Frank Pignanelli & LaVarr Webb: No political turkeys to expose this Thanksgiving season

It’s Thanksgiving week, so the temptation is, of course, to expose political turkeys. Instead, we offer thoughts, even praise, regarding some Utah politicians.

It’s Thanksgiving week, so the temptation is, of course, to expose political turkeys. Instead, we offer thoughts, even praise, regarding some Utah politicians.

In contrast to all other Republican governors, Gov. Gary Herbert is keeping an open mind on Syrian refugees coming to Utah if they are properly vetted. Is this wise politically?

Pignanelli: "Life isn't easy, and leadership is harder still.” — Walter Russell

The American form of democracy possesses a superior quality, allowing for calm deliberation of the chief executive. Herbert’s stance is fulfilling this opportunity.

The Islamic State of Iraq and Syria is an enemy of the United States focused to destroy our citizens and civilization. These violent Islamic Radicals (yep, I'm using the controversial “IR description”) are shrewd, tech savvy, fierce adversaries. Our nation's response must be more intelligent and cunning.

An ISIS objective is to stop the flow of refugees, so slamming the door only plays into their tactics. Further, refusing the entrants provides a false protection since terrorists use other means to effectuate their horrors.

Bone-headed decisions of Washington intelligentsia in the current and past administrations are partially responsible for this tragic situation. So, now the United States will engage a deeper role in defeating the terrorists on their soil. By playing in this arena, we need to deal with the consequences. Therefore, our nation and state should accept refugees who pass an appropriate and high degree of scrutiny.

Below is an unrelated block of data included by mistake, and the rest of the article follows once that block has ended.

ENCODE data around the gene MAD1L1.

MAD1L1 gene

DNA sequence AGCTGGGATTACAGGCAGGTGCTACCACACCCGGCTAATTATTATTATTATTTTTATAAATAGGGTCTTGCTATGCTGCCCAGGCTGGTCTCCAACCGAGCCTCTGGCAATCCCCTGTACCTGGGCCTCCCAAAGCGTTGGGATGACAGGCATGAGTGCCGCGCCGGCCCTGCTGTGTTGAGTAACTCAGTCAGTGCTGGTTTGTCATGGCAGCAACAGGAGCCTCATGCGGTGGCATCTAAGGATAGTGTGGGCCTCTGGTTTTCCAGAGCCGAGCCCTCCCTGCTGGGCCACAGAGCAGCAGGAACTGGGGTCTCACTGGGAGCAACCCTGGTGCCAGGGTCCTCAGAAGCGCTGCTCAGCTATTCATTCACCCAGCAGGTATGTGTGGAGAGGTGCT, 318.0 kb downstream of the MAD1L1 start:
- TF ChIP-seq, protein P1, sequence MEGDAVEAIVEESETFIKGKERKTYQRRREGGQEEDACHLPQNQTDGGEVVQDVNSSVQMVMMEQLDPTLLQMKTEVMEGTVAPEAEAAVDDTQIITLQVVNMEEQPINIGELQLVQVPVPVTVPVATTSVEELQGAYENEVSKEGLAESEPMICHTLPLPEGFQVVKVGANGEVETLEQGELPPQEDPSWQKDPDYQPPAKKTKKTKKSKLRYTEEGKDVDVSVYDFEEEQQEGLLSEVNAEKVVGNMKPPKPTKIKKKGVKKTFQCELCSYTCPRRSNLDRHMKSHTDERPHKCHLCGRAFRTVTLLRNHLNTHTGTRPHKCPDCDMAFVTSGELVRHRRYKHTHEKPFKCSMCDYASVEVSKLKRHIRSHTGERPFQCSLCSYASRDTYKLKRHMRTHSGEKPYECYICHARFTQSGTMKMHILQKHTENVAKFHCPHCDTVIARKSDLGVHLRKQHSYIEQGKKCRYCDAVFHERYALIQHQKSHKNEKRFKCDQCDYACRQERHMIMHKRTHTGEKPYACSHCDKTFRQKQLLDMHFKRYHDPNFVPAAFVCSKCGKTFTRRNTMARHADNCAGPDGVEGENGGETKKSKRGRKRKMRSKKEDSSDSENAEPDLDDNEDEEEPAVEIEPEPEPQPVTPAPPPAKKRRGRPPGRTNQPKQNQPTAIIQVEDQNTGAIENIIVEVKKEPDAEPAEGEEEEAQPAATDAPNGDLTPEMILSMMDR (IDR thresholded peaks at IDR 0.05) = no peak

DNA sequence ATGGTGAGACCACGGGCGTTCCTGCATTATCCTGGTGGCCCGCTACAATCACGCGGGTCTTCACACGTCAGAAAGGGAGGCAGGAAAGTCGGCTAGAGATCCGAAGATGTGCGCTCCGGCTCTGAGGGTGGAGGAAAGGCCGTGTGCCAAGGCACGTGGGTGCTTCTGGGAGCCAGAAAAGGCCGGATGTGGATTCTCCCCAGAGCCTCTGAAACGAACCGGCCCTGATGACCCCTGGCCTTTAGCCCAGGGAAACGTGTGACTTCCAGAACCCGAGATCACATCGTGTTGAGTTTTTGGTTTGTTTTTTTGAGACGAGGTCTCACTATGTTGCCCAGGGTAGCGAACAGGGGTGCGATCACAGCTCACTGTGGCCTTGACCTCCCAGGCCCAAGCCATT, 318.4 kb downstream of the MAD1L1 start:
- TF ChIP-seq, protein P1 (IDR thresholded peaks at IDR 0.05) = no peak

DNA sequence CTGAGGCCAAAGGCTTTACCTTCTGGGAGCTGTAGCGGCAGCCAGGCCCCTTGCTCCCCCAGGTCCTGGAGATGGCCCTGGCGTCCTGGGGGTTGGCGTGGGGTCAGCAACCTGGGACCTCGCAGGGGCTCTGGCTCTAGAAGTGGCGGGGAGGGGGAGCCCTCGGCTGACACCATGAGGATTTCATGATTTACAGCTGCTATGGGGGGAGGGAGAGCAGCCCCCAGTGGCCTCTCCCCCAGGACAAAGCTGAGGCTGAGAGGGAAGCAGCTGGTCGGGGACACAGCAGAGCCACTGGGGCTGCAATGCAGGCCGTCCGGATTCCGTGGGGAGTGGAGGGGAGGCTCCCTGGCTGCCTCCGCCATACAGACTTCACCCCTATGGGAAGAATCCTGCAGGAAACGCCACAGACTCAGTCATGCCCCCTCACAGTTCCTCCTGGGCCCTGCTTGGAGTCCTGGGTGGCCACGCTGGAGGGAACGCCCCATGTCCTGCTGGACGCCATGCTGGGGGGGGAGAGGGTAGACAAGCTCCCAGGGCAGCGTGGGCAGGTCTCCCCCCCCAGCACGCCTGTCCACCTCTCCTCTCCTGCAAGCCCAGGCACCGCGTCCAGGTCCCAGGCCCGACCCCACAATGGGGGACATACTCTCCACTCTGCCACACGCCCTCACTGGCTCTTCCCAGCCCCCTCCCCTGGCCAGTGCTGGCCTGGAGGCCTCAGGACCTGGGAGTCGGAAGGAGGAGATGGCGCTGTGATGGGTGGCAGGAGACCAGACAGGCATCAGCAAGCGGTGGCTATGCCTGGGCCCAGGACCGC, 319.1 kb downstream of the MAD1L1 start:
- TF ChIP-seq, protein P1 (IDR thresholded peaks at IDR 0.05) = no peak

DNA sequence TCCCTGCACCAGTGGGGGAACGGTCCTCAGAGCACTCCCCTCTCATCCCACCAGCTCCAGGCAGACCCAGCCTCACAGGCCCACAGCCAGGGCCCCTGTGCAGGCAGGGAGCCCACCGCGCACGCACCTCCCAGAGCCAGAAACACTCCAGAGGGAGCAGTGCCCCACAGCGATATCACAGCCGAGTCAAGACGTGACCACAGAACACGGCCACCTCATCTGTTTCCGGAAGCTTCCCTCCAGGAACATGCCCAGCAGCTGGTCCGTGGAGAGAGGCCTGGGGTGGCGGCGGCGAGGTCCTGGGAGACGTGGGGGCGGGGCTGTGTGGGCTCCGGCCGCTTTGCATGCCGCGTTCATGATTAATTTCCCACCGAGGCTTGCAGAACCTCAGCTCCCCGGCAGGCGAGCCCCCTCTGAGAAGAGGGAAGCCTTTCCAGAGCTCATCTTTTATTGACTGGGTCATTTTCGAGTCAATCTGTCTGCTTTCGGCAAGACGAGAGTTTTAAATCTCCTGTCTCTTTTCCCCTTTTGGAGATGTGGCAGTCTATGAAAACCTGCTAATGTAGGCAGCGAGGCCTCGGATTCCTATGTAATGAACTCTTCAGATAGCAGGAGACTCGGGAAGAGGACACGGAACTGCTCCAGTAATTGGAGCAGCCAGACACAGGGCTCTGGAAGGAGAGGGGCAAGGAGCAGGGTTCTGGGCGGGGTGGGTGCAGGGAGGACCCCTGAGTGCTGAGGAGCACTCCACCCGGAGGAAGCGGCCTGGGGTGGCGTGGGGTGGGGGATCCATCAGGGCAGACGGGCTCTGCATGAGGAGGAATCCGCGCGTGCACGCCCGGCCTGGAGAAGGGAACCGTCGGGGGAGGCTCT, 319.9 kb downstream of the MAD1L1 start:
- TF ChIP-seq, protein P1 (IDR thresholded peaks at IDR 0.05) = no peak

Leadership demands such analysis and action, and our governor is providing it.

Webb: I appreciate the governor’s position, although he’s gotten a little squishy. It would be easy to follow all the other knee-jerk politicians trying to show how tough they are by bullying Syrian refugees — who have already suffered enough.

Any halfway intelligent person knows the chance of a Syrian refugee coming to Utah and committing a terrorist act is so infinitesimally tiny that it’s laughable. Plenty of scary things exist out there that endanger our families and are worth spending effort and money to fight. Such as: Drunken driving. Teen suicide. Drug, nicotine and alcohol addictions. Gang crime. Distracted driving. Cancer. Obesity. Home invasion robberies. And lots more.

Any one of those scourges is a thousand times more likely to hurt and kill Utahns and Americans than a Syrian refugee. Let’s spend our effort and political outrage on threats that really matter.

This silly debate demonstrates, once again, the old adage that Congress (and lots of other politicians) can do only two things well: nothing and overreact.

Is it noteworthy or routine that Salt Lake City, the capital of conservative Utah, has elected its first openly gay mayor?

Pignanelli: Jackie Biskupski managed the campaign in the same method as she did her successful legislative career. It was all about her skills — and a promise of a change to city hall.